Some Question Ohio Animal Abuse Laws
ROBERT SIEGEL, host: From NPR News, this is ALL THINGS CONSIDERED. I'm Robert Siegel.
MELISSA BLOCK, host: And I'm Melissa Block. In Ohio, people are asking tough questions about the state's animal protection laws after authorities shot and killed dozens of tigers, lions, bears and monkeys. The animals' owner had set them free from their pens before killing himself on Tuesday. Now there are calls to strengthen the state's laws to protect animals.
Ohio Public Radio's Jo Ingles reports.
JO INGLES: When county sheriffs' deputies arrived at a home near Zanesville Tuesday night, they encountered large, dangerous, exotic animals that were roaming free outside the fence of the property. Deputies shot and killed the creatures. Columbus Zoo employees tried to capture the animals, but Jack Hanna, director emeritus, says that wasn't possible in most cases.
JACK HANNA: The sheriff did the right thing. I know we have animal rights groups giving me threatening calls right now, all sorts of things. My gosh, Jack Hanna this. What was he to do at nighttime with tigers and lions, leopards?
INGLES: By Wednesday morning, some animals were still missing. Local schools cancelled classes so children wouldn't be attacked while waiting for a bus or walking to school.
At the end of the day, a total of 49 animals had been killed. Their owner, who was released from prison in May and had a history of animal abuse, was also dead.
This has Wayne Pacelle of the Humane Society of the United States asking this question.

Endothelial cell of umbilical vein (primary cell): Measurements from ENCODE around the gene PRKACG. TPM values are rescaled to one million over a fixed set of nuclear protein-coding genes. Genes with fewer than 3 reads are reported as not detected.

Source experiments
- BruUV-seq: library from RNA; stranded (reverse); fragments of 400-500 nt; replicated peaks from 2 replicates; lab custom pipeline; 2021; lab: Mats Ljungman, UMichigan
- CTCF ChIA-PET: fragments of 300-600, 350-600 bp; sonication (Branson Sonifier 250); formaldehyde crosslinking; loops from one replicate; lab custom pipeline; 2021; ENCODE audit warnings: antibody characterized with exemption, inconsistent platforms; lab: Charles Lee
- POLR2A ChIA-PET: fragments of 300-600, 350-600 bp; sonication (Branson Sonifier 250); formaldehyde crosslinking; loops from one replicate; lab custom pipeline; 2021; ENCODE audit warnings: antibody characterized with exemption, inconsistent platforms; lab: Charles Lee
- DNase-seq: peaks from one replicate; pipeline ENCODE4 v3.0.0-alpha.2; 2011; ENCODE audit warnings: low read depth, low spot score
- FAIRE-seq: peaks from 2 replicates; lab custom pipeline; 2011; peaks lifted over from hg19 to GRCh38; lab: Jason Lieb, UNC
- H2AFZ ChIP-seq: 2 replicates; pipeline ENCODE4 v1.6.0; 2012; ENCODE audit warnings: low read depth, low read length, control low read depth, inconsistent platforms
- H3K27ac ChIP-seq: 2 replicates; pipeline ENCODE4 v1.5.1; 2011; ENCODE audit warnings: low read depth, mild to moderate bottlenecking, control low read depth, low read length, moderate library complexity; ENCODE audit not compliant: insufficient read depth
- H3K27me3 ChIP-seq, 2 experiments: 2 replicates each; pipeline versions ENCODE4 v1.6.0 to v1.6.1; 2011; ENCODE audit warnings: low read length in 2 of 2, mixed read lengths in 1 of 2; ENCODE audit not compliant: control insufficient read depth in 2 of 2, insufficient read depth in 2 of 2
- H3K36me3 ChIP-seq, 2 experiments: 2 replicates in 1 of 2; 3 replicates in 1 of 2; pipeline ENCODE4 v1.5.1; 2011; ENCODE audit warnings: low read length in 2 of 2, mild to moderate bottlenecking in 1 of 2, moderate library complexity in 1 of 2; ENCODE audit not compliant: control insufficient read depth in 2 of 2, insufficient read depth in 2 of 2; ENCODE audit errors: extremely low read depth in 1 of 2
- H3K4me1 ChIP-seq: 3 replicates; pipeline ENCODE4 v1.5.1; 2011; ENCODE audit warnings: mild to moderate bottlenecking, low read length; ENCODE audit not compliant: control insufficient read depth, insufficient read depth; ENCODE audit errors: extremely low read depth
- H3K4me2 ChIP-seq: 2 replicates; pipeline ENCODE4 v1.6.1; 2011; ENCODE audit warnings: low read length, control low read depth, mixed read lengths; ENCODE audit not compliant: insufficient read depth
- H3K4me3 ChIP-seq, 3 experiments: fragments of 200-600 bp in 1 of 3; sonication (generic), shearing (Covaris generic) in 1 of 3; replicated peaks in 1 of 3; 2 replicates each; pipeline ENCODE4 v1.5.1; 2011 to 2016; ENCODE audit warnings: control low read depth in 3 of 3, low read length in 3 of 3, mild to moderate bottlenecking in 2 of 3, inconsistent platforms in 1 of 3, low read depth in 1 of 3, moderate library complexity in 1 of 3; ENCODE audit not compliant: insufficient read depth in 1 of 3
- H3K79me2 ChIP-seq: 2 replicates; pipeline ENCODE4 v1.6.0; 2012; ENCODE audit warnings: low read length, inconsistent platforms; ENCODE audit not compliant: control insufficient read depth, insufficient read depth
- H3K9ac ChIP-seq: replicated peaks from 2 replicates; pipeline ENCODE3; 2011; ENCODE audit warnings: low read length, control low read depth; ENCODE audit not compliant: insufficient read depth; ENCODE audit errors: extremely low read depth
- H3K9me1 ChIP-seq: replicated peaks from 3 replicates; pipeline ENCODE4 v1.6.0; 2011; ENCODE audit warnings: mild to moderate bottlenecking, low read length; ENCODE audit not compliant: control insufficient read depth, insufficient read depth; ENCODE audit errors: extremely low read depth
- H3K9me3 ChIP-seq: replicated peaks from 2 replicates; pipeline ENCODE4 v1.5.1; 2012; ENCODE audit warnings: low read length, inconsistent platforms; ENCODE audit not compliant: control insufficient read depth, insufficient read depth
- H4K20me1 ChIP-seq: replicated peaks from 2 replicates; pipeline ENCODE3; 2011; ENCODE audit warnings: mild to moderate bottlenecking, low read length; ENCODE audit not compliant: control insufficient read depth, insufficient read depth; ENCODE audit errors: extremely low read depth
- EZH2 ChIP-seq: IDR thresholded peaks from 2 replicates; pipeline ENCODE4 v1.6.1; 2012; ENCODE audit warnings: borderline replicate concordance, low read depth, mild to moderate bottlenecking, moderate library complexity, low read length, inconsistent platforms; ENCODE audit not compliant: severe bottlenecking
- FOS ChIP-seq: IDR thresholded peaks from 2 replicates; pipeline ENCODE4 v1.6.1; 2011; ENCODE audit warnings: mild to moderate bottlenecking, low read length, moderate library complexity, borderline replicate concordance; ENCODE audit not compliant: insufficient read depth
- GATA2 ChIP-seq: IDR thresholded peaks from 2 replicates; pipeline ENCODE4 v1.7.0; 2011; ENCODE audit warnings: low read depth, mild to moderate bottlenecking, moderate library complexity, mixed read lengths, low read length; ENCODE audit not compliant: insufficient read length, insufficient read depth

WAYNE PACELLE: How bad does it have to get or how lax are your rules to allow a convicted animal abuser, a convicted felon, to have these animals on his private home?
INGLES: Pacelle says Ohio's animal protection laws are the weakest in the nation and he says the state's new governor, John Kasich, made matters worse. Pacelle says the owner's animal cruelty convictions alone would have banned him from owning exotics if Kasich had kept an executive order issued by former Governor Ted Strickland. It had banned the sale or transfer of exotic animals.
Here's Bill Damschroder with the Ohio Department of Natural Resources.
BILL DAMSCHRODER: Rather than try to do a rush job to maintain an administrative rule that we didn't think had legal standing, the idea was to back off, deal with the practical considerations that came up and go through the working group process that we're using now to create something that can be workable.
INGLES: Damschroder says, even if the order had been kept intact, it wouldn't have prevented this tragedy. But pressure is mounting on state officials to make changes. Yesterday, Ohio Governor John Kasich himself said the state needs tougher laws. He told the Newspaper Editorial Board that no one has dealt with this issue and he intends to do so in a comprehensive way.
Laura Jones with the Natural Resources Department says it will have recommendations soon.
LAURA JONES: The legislature will have a package early into the new year, we believe, and where it goes from there, you know, we will see.
INGLES: But Jack Advent with the Ohio Veterinary Medical Association says that's not soon enough.
JACK ADVENT: There are certainly a lot of individuals who own dangerous and wild animals and that needs to be addressed because we have ticking time bombs basically sitting out there all over the state of Ohio.
INGLES: Advent says it's hard to tell how many exotic animals are being kept in Ohio right now since they are not registered or regulated. For NPR News, I'm Jo Ingles in Columbus.
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